The Issue of Sexual Harassment Is Now in the Open. Does It Signal a Cultural Change?

Article originally published in the American City Business Journals on December 12, 2017

There hasn’t been a day that’s gone by recently without sexual harassment accusations unfolding against a celebrity or government official. The most prominent people recently accused are NBC “Today” host Matt Lauer, actors Kevin Spacey and Danny Masterson, U.S. Senator Al Franken, U.S. Representative Trent Franks, and Alabama Senate candidate Roy Moore.

NBC fired Lauer. Spacey and Masterson were fired by Netflix. Franken announced his intention to resign “in the coming weeks,” while Franks announced that he would resign from the House of Representatives immediately.

Moore, denying allegations of sexual misconduct that have been described by prominent Republicans as credible, continues to run for the Senate with the full support of President Donald Trump. It will be up to the voters to decide during the special election today, Dec. 12, whether Moore becomes the next senator from Alabama.

On Dec. 6, Time Magazine named “The Silence Breakers” as its Person of the Year, recognizing the many courageous women who have publicly named powerful men whom they accuse of sexual misconduct. The cover page of this edition of Time shows actress Ashley Judd, singer Taylor Swift, lobbyist Adama Iwu, former Uber engineer Susan Fowler and Isabel Pascual, the pseudonym of a woman who asked that her name not be used so as to protect her family. The photo also shows the right arm of a sixth woman, visible at the bottom right of the photo, representing those women who have not yet come forward.

Prior to the sexual misconduct accusations against Roger Ailes and Bill O’Reilly of Fox News and Harvey Weinstein of The Weinstein Co., women were hesitant to go public. They feared that they would not be believed, would damage their careers, or would be accused of purposely putting themselves in risky situations for personal gain.

The accusations against Ailes, O’Reilly and Weinstein gave critical mass to the issue and emboldened women to publicly make accusations against powerful men with whom they worked or interfaced. The #MeToo social media movement was launched, providing a place for women to express solidarity and write about their own experiences of sexual harassment. It was as if the dam broke.

The question is, Will there be a cultural change and women be treated with respect?

In a New York Times article on Dec. 6 headlined, “5 harassment takeaways from Ashley Judd and Times reporters,” columnist Katie Rogers noted that, “Reporting on the abuser is just the first step.”

“When [The New York] Times reporters [Emily] Steele and Michael Schmidt dug into settlements surrounding O’Reilly,” Rogers wrote, “they came to understand that the culture that protects abusers — and, in some cases, enables them to harass or assault multiple people — can be institutionalized by human resources departments and the internal legal teams that draft such settlements.”

In exchange for financial settlements, accusers sign non-disclosure agreements that prohibit them from going public. Unfortunately, this enables the accused to continue their practice of sexual misconduct.

Ailes, O’Reilly and Weinstein were terminated by their employers when adverse publicity seriously threatened their companies’ reputations, or advertisers abandoned the accused celebrities. Absent these factors, one wonders how long these three would have continued to have been employed.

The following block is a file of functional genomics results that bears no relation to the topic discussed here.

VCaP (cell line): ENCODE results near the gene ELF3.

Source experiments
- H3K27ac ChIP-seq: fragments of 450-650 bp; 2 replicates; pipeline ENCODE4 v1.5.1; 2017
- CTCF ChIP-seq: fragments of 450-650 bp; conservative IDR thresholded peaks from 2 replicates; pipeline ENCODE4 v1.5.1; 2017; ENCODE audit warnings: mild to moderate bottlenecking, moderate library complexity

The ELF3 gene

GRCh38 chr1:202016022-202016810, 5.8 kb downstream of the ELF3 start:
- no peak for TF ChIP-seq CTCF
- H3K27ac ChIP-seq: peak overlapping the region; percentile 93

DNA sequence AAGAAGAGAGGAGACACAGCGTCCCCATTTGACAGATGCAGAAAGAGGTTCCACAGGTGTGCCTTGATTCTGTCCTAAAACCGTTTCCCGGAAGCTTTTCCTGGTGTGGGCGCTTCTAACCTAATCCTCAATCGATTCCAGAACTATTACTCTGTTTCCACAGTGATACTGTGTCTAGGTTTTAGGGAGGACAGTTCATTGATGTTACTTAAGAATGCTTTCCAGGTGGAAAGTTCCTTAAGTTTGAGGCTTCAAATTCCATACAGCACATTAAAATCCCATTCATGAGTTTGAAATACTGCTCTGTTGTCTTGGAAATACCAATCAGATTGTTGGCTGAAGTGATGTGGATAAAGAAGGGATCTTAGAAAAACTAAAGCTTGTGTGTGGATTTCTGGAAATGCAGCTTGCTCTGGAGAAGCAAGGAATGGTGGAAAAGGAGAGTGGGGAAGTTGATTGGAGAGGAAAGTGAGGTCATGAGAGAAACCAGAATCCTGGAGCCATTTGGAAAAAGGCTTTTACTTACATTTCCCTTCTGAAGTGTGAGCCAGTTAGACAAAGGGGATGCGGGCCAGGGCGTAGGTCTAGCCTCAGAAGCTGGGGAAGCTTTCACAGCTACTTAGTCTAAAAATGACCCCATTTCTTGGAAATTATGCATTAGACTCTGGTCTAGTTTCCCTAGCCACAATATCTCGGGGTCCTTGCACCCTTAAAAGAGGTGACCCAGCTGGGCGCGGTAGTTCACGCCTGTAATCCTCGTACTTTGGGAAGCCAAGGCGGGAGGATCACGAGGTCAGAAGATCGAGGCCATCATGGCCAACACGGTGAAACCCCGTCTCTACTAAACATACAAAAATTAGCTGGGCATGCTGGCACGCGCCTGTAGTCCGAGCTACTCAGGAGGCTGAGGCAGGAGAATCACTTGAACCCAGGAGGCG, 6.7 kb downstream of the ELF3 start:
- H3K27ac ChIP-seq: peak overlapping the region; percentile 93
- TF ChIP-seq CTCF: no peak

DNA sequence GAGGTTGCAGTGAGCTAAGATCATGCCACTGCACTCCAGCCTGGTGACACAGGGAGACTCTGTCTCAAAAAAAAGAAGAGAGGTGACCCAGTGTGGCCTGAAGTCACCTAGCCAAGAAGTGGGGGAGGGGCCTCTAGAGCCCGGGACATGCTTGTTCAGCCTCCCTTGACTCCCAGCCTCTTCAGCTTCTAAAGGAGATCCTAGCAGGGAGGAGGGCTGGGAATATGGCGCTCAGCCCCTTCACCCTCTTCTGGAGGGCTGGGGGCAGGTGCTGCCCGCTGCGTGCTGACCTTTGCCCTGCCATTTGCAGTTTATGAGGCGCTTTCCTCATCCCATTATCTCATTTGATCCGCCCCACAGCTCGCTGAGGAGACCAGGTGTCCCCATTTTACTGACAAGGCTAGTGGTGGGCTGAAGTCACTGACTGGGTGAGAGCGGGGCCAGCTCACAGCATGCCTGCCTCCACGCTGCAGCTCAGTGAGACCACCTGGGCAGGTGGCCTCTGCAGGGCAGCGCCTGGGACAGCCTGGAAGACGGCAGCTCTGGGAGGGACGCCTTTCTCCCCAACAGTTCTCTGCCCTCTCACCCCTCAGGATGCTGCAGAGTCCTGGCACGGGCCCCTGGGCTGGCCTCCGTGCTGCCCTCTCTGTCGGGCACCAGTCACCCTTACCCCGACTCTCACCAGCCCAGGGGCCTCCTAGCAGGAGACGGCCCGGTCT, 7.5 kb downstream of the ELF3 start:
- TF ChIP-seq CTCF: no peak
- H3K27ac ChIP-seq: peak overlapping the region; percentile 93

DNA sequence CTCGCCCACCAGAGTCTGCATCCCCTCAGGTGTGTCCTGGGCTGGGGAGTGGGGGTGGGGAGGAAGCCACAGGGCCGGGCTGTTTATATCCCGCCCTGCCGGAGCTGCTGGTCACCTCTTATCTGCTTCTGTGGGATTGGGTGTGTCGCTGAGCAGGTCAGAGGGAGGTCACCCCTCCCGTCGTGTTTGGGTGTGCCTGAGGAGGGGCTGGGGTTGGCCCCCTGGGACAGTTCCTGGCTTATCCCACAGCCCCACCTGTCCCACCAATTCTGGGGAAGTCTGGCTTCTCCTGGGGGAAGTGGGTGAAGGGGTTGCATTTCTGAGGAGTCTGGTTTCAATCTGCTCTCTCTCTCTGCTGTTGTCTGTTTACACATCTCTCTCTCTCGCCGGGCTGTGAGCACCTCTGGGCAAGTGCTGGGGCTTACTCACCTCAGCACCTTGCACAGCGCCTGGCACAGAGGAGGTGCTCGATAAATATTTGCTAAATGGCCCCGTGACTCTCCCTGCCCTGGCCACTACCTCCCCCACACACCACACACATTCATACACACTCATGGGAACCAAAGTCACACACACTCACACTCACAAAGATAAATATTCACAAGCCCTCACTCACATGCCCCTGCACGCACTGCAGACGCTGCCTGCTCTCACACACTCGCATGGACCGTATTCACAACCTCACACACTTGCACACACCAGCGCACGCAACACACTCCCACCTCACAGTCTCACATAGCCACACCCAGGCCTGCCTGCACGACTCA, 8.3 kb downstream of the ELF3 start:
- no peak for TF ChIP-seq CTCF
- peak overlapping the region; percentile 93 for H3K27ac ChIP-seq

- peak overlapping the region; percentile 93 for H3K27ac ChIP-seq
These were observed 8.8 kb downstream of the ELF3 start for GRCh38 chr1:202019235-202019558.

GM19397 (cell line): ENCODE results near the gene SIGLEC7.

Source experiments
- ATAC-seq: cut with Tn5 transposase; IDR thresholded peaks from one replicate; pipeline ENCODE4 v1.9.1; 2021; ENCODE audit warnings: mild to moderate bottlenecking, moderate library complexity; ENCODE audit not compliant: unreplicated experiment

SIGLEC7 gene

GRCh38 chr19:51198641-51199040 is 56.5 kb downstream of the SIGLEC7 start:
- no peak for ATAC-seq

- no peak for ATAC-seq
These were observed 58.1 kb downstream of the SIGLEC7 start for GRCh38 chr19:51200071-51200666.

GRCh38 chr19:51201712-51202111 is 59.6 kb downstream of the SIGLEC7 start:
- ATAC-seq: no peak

When the boards of companies feel it is more important to protect employees from sexual harassment and abuse instead of protecting an accused celebrity who generates tens of millions of dollars in profits, things will change.

What has not received much press are the relatively smaller number of cases in which false accusations of sexual harassment or misconduct against men by women (and, occasionally, accusations against women by men) who feel they were wronged in some way.

The CEO of an organization shared with me that he had been accused of sexual harassment by a direct report after the performance review he gave her indicated her work was not satisfactory. Her sexual harassment accusation would protect her from being terminated. The board of the organization followed due process and hired an outside, independent law firm to investigate and found her accusations were without merit. The executive’s reputation, however, was damaged, even with due process.

The accusations became “public” within the workplace because the investigation required speaking with other employees who work closely with both parties. Even though the accusations were found to be baseless, the reputation of the executive was tarnished and the ability to do his job was undermined.

Anyone who has ever been accused of sexual misconduct but found innocent of the accusation has had their marketability for future employment significantly diminished. Society has not yet caught up with how to treat these types of accusations in a manner which is fair to both the accuser and the accused. How to ensure fairness to the accused and accuser in these cases is a question that society must grapple with.

Stan Silverman is founder and CEO of Silverman Leadership. He is a speaker, advisor and nationally syndicated writer on leadership, entrepreneurship and corporate governance. Silverman earned a Bachelor of Science degree in chemical engineering and an MBA degree from Drexel University. He is also an alumnus of the Advanced Management Program at the Harvard Business School. He can be reached at

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